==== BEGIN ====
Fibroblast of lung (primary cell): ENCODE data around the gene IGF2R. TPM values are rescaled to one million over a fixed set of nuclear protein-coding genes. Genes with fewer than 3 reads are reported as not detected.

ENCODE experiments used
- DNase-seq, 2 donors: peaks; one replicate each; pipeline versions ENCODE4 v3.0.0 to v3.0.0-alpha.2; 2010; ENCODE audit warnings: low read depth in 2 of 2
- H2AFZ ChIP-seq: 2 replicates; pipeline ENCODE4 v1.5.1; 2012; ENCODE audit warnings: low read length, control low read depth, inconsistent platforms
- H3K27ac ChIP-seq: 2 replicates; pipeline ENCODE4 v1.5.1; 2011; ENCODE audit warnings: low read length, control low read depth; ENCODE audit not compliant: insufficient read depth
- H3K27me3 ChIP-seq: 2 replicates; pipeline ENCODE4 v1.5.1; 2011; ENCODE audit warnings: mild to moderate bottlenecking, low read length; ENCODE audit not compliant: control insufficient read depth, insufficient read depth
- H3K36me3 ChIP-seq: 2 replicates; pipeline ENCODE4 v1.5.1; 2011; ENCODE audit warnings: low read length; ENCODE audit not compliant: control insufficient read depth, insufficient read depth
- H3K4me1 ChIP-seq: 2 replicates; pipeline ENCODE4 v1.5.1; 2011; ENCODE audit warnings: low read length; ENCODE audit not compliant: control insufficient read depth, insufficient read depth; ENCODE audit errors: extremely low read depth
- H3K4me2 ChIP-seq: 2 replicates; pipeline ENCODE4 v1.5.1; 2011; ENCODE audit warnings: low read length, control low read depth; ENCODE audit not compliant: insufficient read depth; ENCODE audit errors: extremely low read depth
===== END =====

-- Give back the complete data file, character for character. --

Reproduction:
Fibroblast of lung (primary cell): ENCODE data around the gene IGF2R. TPM values are rescaled to one million over a fixed set of nuclear protein-coding genes. Genes with fewer than 3 reads are reported as not detected.

ENCODE experiments used
- DNase-seq, 2 donors: peaks; one replicate each; pipeline versions ENCODE4 v3.0.0 to v3.0.0-alpha.2; 2010; ENCODE audit warnings: low read depth in 2 of 2
- H2AFZ ChIP-seq: 2 replicates; pipeline ENCODE4 v1.5.1; 2012; ENCODE audit warnings: low read length, control low read depth, inconsistent platforms
- H3K27ac ChIP-seq: 2 replicates; pipeline ENCODE4 v1.5.1; 2011; ENCODE audit warnings: low read length, control low read depth; ENCODE audit not compliant: insufficient read depth
- H3K27me3 ChIP-seq: 2 replicates; pipeline ENCODE4 v1.5.1; 2011; ENCODE audit warnings: mild to moderate bottlenecking, low read length; ENCODE audit not compliant: control insufficient read depth, insufficient read depth
- H3K36me3 ChIP-seq: 2 replicates; pipeline ENCODE4 v1.5.1; 2011; ENCODE audit warnings: low read length; ENCODE audit not compliant: control insufficient read depth, insufficient read depth
- H3K4me1 ChIP-seq: 2 replicates; pipeline ENCODE4 v1.5.1; 2011; ENCODE audit warnings: low read length; ENCODE audit not compliant: control insufficient read depth, insufficient read depth; ENCODE audit errors: extremely low read depth
- H3K4me2 ChIP-seq: 2 replicates; pipeline ENCODE4 v1.5.1; 2011; ENCODE audit warnings: low read length, control low read depth; ENCODE audit not compliant: insufficient read depth; ENCODE audit errors: extremely low read depth